Politics and Government in Germany, 1944-1994: Basic Documents

By Carl-Christoph Schweitzer; Detlev Karsten et al. | Go to book overview

11
Basic Rights and Constitutional Review

Donald P. Kommers

T he Basic Law includes an impressive charter of fundamental rights and freedoms (Doc.1). Such a charter of rights was also included in the Weimar Constitution. But there the relevant articles were not given the priority which they enjoy under the Basic Law of the Federal Republic. The Basic Law starts off with the charter of rights and makes certain that they cannot, as was possible in Weimar, be subjected to amendments as far as their 'substance' is concerned. The rights specifically guaranteed reflect the dominant influence both of the Social and Christian Democratic Parties in the Parliamentary Council (Parlamentarischer Rat) as well as Germany's experience with totalitarian government. One manifestation of socialist influence is the limitation on the right to property; under Art. 15, for example, natural resources, land, and the means of production may be transferred to public ownership. A manifestation of Christian influence is the basic right conferred upon parents to have their children receive religious education in public (state) schools in accordance with their religious views and the incorporation into the Basic Law of certain provisions of the Weimar Constitution concerning the public rights of religious organizations.

Apart from these and related provisions, the charter of rights also guarantees all of the fundamental freedoms against the state--so- called negative freedoms--traditionally associated with western liberal democracies. These include freedom of speech, press, religious belief, association, and movement. Included in the Basic Rights charter are also guarantees of the right to property, the right to choose a trade or occupation, the right to marry and raise a family, the right to equality between the sexes, and the right to refuse military service for reasons of conscience. These basic liberties are defined as 'inalienable human rights', constituting 'the basis of every community, of peace and justice in the world'. Another distinctive feature of the Basic Law, distinguishing it from the constitutional provisions of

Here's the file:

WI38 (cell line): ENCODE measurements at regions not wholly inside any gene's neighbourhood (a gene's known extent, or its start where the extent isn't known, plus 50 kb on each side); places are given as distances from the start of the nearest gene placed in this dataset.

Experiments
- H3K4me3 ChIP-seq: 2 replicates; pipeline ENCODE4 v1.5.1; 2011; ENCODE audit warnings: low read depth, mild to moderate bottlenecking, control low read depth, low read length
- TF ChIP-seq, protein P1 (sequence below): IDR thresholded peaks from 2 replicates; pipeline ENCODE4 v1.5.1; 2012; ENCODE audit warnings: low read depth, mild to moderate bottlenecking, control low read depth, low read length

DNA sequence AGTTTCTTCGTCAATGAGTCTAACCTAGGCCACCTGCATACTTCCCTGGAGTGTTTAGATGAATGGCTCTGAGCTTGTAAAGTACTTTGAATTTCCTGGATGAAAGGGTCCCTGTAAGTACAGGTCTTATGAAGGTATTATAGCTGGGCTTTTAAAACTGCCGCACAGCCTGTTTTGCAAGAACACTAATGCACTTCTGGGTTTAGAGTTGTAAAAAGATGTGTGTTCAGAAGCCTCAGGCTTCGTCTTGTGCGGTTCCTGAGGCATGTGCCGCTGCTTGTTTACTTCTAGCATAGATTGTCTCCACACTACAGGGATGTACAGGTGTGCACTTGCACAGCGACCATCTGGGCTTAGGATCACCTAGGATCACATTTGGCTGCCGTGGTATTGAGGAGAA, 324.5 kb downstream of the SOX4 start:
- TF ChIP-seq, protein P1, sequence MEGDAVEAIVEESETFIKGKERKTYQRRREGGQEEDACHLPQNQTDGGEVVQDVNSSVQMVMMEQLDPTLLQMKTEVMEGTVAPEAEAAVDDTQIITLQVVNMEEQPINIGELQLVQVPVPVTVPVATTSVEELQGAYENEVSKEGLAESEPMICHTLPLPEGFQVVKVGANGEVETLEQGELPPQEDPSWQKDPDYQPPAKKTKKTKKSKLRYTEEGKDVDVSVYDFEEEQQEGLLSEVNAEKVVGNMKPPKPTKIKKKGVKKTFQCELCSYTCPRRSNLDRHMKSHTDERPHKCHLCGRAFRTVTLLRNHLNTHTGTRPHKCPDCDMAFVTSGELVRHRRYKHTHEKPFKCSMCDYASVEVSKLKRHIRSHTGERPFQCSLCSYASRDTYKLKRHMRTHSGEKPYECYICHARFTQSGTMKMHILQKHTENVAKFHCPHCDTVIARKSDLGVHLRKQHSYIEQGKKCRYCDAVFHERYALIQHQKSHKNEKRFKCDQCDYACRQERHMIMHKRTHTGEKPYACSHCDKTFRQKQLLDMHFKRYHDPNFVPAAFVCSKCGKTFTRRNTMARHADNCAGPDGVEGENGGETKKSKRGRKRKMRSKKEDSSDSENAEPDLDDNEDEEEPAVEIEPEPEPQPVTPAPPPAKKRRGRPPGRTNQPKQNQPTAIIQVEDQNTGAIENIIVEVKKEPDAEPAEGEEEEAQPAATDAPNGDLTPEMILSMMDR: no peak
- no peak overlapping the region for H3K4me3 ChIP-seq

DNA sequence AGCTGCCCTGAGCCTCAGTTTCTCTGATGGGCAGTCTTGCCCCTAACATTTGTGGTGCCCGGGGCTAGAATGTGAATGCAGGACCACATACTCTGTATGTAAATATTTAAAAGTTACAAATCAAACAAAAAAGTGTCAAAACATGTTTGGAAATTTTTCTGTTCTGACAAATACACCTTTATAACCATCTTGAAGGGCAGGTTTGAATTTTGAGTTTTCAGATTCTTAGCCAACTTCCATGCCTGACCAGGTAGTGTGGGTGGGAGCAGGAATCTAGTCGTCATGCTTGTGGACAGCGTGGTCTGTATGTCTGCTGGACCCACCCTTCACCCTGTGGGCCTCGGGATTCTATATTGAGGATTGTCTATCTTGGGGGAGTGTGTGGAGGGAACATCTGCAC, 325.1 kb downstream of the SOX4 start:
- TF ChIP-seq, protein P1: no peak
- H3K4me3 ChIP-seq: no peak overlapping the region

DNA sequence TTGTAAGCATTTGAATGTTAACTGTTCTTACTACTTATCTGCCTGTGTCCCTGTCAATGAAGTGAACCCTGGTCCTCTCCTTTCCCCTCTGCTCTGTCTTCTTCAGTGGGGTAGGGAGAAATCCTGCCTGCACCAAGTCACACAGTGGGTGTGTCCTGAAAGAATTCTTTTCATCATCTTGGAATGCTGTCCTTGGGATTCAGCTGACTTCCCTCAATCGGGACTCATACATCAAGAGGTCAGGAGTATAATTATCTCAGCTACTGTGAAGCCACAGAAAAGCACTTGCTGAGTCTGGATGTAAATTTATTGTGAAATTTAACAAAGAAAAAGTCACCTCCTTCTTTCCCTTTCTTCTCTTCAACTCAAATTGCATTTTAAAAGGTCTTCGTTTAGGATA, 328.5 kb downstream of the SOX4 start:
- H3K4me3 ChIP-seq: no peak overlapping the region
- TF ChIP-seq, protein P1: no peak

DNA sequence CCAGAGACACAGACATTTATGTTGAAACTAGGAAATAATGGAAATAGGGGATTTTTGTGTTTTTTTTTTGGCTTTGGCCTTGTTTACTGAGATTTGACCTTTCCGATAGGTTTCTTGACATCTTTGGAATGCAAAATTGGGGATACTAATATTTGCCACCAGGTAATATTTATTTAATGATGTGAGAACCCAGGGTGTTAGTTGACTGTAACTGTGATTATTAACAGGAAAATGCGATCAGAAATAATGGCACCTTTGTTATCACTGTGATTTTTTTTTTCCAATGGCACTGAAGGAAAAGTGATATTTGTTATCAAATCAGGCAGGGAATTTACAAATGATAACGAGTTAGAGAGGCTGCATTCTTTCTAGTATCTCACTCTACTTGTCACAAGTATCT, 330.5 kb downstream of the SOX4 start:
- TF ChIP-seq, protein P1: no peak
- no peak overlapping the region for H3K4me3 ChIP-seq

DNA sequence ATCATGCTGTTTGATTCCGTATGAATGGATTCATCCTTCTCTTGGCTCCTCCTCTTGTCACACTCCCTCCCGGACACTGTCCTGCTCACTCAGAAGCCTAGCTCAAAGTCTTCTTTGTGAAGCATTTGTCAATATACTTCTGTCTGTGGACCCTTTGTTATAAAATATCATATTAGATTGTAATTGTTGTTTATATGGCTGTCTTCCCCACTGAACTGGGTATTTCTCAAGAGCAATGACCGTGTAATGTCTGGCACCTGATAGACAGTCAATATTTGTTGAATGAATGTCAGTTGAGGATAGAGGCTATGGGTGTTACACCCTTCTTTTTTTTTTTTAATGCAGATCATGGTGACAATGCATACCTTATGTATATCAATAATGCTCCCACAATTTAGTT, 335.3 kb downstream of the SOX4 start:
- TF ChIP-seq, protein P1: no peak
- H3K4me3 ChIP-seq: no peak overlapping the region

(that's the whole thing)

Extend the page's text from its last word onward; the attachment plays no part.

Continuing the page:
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Politics and Government in Germany, 1944-1994: Basic Documents
Table of contents

Table of contents

  • Title Page iii
  • Contents v
  • Preface to the First Edition xv
  • Preface to the Second Edition xvii
  • Introduction xix
  • 1 - The Origins of The Federal Republic Of Germany, 1944-1949 1
  • 2 - Berlin 29
  • 3 - The Two Germanies 48
  • 4 - Germany Reunited 1989--Her First Successful Revolution, And a Peaceful One 76
  • 5 - Foreign Policy 108
  • 6 - Defence Policy and the Armed Forces 150
  • 7 - Parliamentary Democracy: The Bundestag 175
  • 8 - Political Parties 201
  • 9 - Chancellor, Cabinet, and President 239
  • 10 - The Judiciary 272
  • 11 - Basic Rights And Constitutional Review 297
  • 12 - Federalism: Bund and Länder 325
  • 13 - Public Opinion: Interest Groups and the Media 371
  • 14 - Economic and Social Policy 401
  • Statistical Tables 432
  • Glossary 446
  • Select Bibliography 449
  • Notes on the Editors 458
  • Index 460
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